The Wild West Of Decision Making in Negotiation


The Camp system adheres to the principle that all decisions are 100% emotional until a decision has been reached. I don’t know about you, but I found that to be pretty disturbing when I first heard it. I tended to blame my emotions for my bad decisions, and credit my intellect for good ones. Emotions can be wild and unpredictable, and in most negotiations, there is no sheriff to keep you safe.

Let’s examine how emotions play out on our internal mental landscape. Let’s say I am making a decision to ask a friend for a favor. Sticking with the wild west metaphor, let’s say I want to borrow a horse. It starts with an idea in my mind that I could ask a friend for this favor. I see myself asking, and then I see problems with asking. I decide not to ask. Decision made. I will not ask. The pressure is off, and my intellect begins to poke around and ask questions. “I could have solved that problem this way”. Now the decision to ask or not looks differently, and my emotions respond to it differently. I say yes, I will ask this friend for that favor. Decision made. Intellect kicks in again and notices a new problem with asking. This changes the picture, and my emotions respond in kind. It is back to ‘no’, I will not ask. Pressure is off, and the intellect looks at the problem. It figures out a solution. New vision, new emotions, it is back to ‘yes’, I will ask.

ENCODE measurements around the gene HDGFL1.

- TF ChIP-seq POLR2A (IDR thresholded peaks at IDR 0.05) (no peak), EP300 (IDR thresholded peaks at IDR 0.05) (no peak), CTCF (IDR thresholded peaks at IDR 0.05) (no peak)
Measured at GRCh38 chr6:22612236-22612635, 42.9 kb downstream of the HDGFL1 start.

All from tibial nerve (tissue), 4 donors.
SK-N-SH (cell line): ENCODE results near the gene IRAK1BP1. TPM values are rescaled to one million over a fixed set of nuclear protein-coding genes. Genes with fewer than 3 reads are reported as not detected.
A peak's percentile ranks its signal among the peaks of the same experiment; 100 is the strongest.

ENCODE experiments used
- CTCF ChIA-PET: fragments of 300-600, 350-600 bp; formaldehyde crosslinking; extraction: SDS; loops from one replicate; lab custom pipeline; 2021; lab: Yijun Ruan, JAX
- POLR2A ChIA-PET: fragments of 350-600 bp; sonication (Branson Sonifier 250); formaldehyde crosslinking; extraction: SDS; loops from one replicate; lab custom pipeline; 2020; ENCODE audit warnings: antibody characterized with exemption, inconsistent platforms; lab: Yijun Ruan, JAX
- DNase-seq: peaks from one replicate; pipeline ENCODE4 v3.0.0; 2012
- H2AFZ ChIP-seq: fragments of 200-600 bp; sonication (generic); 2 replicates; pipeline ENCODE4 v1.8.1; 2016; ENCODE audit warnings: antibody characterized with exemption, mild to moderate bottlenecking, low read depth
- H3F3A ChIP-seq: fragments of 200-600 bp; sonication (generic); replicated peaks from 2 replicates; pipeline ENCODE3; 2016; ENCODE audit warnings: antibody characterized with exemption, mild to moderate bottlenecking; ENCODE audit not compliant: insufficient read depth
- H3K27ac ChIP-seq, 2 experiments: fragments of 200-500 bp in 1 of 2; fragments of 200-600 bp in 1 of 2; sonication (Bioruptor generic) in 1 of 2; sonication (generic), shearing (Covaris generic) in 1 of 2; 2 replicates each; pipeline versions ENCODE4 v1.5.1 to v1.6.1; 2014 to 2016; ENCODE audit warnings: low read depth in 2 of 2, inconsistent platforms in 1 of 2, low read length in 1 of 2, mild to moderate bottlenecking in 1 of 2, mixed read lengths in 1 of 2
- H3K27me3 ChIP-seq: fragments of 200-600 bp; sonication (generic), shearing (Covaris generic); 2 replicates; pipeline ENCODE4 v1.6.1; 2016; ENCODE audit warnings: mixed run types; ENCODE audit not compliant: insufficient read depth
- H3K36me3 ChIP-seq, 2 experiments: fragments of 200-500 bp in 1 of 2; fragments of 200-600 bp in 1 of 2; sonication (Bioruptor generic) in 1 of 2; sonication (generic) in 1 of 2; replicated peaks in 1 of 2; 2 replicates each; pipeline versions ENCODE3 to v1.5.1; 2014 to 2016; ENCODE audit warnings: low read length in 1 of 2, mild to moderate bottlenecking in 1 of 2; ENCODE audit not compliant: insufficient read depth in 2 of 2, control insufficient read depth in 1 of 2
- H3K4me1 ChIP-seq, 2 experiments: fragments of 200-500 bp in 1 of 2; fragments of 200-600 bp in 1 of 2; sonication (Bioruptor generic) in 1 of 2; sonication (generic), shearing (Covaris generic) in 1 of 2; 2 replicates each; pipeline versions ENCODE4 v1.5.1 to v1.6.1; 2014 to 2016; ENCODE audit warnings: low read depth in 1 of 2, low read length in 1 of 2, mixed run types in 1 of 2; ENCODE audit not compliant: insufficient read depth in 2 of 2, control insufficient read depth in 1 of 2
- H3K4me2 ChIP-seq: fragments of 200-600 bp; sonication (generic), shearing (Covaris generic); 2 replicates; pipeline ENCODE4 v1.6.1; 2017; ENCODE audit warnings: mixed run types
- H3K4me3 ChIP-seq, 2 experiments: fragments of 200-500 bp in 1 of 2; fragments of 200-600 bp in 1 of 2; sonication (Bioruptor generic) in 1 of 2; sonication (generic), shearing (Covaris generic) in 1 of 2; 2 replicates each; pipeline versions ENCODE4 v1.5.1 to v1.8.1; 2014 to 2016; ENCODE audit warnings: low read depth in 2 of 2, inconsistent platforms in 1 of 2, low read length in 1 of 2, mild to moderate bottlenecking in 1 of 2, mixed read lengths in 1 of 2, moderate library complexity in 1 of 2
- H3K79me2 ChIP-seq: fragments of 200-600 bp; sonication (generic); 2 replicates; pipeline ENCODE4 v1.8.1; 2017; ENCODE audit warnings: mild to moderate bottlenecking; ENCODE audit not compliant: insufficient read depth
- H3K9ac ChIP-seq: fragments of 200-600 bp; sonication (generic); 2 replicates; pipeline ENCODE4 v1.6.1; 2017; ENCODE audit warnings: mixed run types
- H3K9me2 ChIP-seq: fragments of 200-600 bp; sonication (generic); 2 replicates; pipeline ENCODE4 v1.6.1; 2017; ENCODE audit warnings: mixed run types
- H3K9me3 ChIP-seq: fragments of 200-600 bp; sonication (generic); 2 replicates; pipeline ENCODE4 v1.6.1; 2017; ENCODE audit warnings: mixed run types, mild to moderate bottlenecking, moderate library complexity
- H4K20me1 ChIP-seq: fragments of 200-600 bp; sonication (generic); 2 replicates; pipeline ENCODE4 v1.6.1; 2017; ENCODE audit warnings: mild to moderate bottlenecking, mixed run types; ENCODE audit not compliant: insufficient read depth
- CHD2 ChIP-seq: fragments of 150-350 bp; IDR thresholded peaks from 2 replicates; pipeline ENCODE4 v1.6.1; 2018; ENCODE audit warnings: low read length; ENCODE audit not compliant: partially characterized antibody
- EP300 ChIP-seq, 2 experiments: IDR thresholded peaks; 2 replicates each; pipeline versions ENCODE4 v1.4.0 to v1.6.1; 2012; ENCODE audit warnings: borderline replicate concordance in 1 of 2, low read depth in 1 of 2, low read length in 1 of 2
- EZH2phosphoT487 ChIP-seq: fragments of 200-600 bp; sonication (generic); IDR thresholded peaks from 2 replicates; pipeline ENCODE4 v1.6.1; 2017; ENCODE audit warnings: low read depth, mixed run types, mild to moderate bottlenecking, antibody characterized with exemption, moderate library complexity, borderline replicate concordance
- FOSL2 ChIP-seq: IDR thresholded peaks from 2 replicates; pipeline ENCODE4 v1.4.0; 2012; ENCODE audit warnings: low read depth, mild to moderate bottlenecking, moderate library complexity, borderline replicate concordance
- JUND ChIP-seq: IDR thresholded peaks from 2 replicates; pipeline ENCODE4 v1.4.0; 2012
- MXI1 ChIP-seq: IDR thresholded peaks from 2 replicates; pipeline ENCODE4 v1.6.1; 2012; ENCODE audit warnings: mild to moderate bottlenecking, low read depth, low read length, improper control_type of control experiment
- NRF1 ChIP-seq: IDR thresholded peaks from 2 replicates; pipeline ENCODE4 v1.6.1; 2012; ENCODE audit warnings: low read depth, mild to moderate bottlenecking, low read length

At Camp, when we negotiate, whether or not it involves horses and cowboys or cowgirls, we are aware of this principle operating in ourselves and our adversaries, and we work off this principle. We work to make the adversary feel comfortable telling us both yes and no. We know their intellect will be kicking in to justify their decision. Their heart rates will go down. As negotiators, we make nurturing statements to help maintain that atmosphere of calm, and ask interrogative-led questions to stimulate their now receptive intellect. In this way we build vision.

Our brain needs to make decisions in order to work properly. Our adversary’s brains need to make decisions in order to work properly. The decisions by themselves are not really trustworthy, but the entire body of work includes a sequence that builds reliably on itself: vision -emotion – decision – intellect – vision – emotion – decision –intellect, VEDI, VEDI, and so on until you reach a conclusion. With persistence and skill, this VEDI sequence builds and develops the capacity to complete a circle that allows us to get a working handle on our problems.A cowboy’s rope is useless alone, but put in motion as a lasso, and you can take down a wild bull.

Similarly, a professional negotiator’s intellect is useless alone, but put it in motion with vision, emotion, and decisions, and you can strike an agreement with the most challenging of adversaries.  

Please share your thoughts. I’d love to hear from you.

William Chase

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